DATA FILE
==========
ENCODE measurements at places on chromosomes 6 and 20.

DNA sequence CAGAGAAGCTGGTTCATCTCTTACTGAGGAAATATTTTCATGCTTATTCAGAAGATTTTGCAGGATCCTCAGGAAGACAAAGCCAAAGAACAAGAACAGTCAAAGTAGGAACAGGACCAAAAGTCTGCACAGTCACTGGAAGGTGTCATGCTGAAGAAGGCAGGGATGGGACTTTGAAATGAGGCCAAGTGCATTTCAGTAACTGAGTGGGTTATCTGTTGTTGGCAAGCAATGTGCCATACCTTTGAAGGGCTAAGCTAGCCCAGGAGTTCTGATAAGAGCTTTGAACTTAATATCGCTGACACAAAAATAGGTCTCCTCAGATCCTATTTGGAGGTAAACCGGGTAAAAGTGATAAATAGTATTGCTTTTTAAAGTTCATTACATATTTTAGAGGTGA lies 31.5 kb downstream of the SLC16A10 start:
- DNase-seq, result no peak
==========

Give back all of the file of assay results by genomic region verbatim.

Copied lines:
ENCODE measurements at places on chromosomes 6 and 20.

DNA sequence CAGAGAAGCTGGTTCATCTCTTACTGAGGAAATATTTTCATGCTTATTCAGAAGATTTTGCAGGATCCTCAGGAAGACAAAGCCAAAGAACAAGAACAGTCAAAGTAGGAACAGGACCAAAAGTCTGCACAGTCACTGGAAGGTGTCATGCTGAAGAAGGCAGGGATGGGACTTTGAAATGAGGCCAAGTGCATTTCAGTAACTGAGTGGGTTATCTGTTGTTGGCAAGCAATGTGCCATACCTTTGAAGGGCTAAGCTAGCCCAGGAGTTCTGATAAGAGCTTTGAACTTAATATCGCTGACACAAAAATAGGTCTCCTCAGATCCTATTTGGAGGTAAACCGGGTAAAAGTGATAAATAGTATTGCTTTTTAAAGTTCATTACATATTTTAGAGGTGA lies 31.5 kb downstream of the SLC16A10 start:
- DNase-seq, result no peak